by Jen Hutson, CDA mom
What Stories Do
We talk of stories as an escape – a retreat to recharge from our taxing milieu. And a thin watered-down story might give the temporary illusion of rest. But only a good story refreshes.
We who think we have flown away crowned
will see that we fly only just off the ground.
In a story, the truth is a heavy gift that arrives on wings. What you teach in a story is lighter than in a lesson. You close the book and rather than ending, the story, now implanted within you, continues on. Instead of providing a mere distraction, the story distills our lives, displaying the truth of them in a way kinder than even conversation.
O little seed I scarcely knew,
You slipped in me and grew and grew.
We say to a child “Do your homework, do your lessons.” But you cannot “do” a story. It is less a lesson and more of an awakening. Stories “are never discarnate, they always begin and end in the realm of time and sense, however much they give us glimpses of another realm which transcends it.”1
Transcendent but tangible, spirit and flesh,
The stories of Christ to temporal enmesh.
Show Don’t Tell
Think of your Bible. How much of it is didactic? A portion, you might say. Now how much of it is story? Quite a bit… a majority really.
So why is the Bible primarily story? Perhaps the starting point of the answer is Jesus. The Bible begins and ends on him. So, consider his parables. Why did he speak in parables rather than explicit truth? Jesus knew a story’s intrinsic ability to reveal truth. Jesus himself was a storyteller, but more precisely, a story carrier. He was and is Logos – the Word – the message.
Word made flesh to the souls impart,
The stories of Jesus disrupt every heart.
Though I would rate college high on my list of formative experiences, I honestly remember scant teaching from my professors. One moment stands out as a beacon of instruction. Fresh out of high school with a melancholic portfolio in hand, I sought my writing professor for advice. Kindly he looked at me and said, “Show. Don’t tell.” Good stories (and parables) show. They are not sermonic.
Preach not to my ear, preach not to my mind;
Instead speak a vision and heart will align.
The Eye that Sees Truth
There is an innate wisdom in the human soul, implanted by God (remember we are imago Dei). This wisdom is the eye that recognizes Truth. (Capital “T” Truth is God’s absolute Truth, in contrast to the moral obligations purported by our current epoch.) Sadly, this innate wisdom from our Creator goes unnurtured in many and seems to perish. But where it matures, it receives nourishment from stories. And this begins at a very young age.
You may recall the wonderful works of Christians now gone – C.S. Lewis, Tolkien etc. Perhaps you recall an unexpected echo of Truth from a book once read. A longing, a sorrow, a joy or revelation that resonated with your wise eye. There are many of these moments to be discovered in our Christian greats. But even “writers who claim to have no faith and are chronicling the human heart and delineating for us our common human condition, are also teaching us about the incarnation.”2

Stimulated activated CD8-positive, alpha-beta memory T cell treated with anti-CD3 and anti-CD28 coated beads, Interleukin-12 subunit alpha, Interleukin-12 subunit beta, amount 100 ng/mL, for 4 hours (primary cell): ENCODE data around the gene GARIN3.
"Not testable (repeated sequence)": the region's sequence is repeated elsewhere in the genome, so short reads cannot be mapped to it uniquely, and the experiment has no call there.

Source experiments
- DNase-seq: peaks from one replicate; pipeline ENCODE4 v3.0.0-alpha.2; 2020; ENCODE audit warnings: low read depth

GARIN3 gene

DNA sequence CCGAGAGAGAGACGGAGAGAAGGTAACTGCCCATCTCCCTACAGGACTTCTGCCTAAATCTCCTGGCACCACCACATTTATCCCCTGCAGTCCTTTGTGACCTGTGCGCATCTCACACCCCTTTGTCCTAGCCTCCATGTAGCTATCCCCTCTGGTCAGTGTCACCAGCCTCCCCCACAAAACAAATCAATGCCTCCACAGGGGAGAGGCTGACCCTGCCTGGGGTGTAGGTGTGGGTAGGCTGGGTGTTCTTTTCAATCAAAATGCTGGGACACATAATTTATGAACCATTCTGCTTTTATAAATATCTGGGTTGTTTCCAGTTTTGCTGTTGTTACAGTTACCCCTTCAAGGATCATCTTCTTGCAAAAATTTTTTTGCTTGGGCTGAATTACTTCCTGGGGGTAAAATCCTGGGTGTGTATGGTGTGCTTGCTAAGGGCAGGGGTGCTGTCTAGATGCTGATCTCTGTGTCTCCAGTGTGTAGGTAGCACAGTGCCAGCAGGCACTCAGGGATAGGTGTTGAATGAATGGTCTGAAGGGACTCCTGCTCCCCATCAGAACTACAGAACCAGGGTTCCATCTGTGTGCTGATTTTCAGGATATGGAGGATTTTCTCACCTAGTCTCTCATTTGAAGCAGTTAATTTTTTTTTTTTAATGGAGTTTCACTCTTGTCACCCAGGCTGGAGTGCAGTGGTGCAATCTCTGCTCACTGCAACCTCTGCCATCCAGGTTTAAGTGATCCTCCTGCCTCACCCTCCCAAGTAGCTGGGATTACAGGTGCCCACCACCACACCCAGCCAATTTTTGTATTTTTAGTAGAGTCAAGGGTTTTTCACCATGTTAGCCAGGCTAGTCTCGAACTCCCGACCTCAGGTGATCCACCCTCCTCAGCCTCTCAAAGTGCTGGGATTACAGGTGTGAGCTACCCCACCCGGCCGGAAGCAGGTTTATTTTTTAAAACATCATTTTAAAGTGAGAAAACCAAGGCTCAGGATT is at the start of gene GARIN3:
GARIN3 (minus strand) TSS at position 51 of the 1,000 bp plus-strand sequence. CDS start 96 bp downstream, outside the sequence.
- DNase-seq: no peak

The words that we speak, self-determined appear,
But they’re graven with Truth, as the mark perseveres.
All good stories (Christ centered or not) can speak truth to us, and therefore reflect back the Truth present in our own lives. Rather than asking if a story is “Christian,” you should ask if it is good. The story of Christ “never ceases to inform and give sudden depth and resonance to all subsequent stories that have been told in its light. A great deal of our best literature is lit from within by the memory of the gospel and in its turn sheds light on that gospel.”3
Lit from within by Christ’s divine light,
Story will shine as a lamp in the night.
God’s truth is requisite for life. It is as essential to every living creature as the subatomic particles of which we are made. His Truth created and sustains the forces of our universe and the tissues of our own beings (see Colossians 1:14-19). And so, God’s Truth is recognizable in Lewis, and even in the words of those who are convinced they write not of God or his world.
The Good and Salvific Story
But as previously mentioned, not all stories are created equal. We have made much of the world silly and therefore we have become a people of silly stories. (This is especially true for children.) And I’m not referring to Dr. Seuss. Rather, I mean the silliness that comes of making small things into big things, and big things into small (e.g. social media and the news). Let us not cheapen life for our children. We must not deceive them by offering feeble and frivolous stories. Life is not cute. It is light and heavy, dark and blinding, tragic and comic. So, we should choose stories wisely as our children will carry them embedded within. A story is not an end in itself.
So, see with your own eyes that every good story bears in it the mark of Christ, just as the best story of all – the epic narrative of our salvation. We see Christ in the garden – captive to his salvific story. And on the cross – was he held there by the power of story? By the story he embodied in flesh and the story to come from the resurrection?
I boldly say yes!
The story that carried our Christ to the cross
Distills truth within us so all else is dross.
Look for the next topic in this series: Planting vs Programming – Unpacking the Truths from stories with our children. If a story can bring us to salvation, where else might it lead?
- Guite, Malcolm. “Through Literature: Christ and Redemption of Language.” Beholding the Glory: Incarnation Through the Arts, edited by Jeremy Begbie (Baker Academic, 2001), p. 32.
- Ibid., p 41.
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